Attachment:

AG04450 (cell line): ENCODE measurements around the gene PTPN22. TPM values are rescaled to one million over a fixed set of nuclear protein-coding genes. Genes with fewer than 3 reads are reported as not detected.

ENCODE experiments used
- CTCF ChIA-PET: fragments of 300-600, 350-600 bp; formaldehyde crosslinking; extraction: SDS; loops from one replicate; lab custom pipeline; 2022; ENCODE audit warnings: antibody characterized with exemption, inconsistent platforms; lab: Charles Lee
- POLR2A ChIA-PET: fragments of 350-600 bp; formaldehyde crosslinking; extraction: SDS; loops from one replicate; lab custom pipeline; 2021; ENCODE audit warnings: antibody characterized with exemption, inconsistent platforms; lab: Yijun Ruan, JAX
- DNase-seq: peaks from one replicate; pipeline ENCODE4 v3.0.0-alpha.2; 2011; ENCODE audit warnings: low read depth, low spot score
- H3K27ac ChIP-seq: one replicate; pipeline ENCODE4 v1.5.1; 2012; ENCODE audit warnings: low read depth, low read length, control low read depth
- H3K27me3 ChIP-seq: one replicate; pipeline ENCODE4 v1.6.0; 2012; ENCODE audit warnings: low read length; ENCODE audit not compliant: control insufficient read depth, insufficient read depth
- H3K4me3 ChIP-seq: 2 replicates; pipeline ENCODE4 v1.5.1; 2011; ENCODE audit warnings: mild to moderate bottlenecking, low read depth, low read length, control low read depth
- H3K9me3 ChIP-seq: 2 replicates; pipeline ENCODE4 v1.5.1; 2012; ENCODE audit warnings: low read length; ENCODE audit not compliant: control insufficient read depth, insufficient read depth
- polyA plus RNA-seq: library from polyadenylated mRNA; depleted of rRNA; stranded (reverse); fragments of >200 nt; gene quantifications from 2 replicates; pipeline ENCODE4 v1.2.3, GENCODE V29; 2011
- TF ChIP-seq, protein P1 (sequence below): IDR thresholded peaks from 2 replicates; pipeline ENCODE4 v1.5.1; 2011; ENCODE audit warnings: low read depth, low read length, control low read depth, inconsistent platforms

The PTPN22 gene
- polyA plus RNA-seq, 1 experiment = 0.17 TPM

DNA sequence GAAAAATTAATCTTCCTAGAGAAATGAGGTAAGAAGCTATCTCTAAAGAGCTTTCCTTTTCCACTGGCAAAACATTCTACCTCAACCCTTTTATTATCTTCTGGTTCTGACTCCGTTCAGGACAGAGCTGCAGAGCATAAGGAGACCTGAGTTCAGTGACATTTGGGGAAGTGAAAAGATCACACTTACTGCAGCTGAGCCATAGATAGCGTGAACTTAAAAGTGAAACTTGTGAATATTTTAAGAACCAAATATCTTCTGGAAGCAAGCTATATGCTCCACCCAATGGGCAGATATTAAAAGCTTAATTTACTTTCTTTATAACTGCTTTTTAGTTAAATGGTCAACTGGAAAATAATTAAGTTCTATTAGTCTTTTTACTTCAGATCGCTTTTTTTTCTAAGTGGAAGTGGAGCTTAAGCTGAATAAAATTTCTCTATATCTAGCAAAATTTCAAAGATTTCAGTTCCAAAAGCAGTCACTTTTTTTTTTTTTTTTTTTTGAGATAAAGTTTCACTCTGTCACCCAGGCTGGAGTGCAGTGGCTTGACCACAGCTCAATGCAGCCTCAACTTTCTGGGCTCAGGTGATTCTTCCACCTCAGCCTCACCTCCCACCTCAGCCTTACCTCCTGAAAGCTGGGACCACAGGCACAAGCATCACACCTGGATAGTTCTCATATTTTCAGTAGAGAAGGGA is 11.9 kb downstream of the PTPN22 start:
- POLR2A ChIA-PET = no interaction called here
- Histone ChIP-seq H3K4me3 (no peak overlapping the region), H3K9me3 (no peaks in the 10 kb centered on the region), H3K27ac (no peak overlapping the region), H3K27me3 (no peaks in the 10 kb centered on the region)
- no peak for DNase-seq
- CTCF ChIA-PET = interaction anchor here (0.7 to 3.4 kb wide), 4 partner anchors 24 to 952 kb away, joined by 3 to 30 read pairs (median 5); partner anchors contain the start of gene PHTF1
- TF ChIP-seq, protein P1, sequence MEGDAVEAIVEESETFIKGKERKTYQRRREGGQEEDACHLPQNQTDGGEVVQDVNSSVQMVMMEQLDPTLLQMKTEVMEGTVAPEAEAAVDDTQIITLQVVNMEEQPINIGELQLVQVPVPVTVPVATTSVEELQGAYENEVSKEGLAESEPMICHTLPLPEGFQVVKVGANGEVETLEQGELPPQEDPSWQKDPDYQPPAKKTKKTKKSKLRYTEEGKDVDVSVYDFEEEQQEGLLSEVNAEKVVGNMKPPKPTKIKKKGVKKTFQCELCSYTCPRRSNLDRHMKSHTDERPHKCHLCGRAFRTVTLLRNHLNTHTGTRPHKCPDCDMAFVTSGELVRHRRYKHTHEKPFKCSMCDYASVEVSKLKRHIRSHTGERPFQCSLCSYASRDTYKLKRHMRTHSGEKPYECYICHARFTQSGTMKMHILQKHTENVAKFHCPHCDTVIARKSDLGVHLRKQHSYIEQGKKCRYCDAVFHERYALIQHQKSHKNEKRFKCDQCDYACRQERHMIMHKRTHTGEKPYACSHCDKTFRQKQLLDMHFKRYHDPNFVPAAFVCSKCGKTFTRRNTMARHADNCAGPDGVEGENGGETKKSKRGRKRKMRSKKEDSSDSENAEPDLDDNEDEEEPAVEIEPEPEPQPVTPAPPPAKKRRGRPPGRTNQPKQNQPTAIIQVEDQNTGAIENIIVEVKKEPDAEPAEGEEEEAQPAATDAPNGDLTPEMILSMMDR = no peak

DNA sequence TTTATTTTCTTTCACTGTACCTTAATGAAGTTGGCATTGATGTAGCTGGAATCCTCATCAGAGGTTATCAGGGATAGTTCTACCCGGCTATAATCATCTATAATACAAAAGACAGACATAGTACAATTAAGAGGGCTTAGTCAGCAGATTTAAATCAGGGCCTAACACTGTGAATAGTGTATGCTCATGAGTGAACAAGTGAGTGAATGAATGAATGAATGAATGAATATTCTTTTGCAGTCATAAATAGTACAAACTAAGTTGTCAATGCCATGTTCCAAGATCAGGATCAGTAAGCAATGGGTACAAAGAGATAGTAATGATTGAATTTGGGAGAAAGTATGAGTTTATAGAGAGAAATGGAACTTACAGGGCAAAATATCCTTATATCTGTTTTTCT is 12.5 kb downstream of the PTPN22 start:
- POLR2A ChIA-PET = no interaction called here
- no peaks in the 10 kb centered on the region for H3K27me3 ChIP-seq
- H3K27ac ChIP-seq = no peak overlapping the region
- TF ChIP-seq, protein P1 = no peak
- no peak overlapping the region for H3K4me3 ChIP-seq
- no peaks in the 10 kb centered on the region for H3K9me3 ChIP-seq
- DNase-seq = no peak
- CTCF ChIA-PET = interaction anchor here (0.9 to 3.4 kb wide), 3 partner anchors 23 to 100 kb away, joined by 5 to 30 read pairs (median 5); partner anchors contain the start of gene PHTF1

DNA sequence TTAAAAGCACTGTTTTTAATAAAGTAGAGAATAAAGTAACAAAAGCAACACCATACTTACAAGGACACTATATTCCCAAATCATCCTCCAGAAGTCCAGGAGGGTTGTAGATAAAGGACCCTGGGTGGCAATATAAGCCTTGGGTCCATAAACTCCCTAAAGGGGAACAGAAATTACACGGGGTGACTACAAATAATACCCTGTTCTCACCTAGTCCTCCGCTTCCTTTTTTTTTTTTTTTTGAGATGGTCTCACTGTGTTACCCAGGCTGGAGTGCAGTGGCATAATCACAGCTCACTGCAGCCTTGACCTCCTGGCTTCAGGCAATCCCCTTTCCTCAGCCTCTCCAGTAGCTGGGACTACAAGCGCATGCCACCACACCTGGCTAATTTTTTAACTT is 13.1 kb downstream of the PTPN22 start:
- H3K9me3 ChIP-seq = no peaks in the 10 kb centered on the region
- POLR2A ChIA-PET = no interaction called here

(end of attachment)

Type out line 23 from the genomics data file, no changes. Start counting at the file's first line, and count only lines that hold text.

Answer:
- H3K27ac ChIP-seq = no peak overlapping the region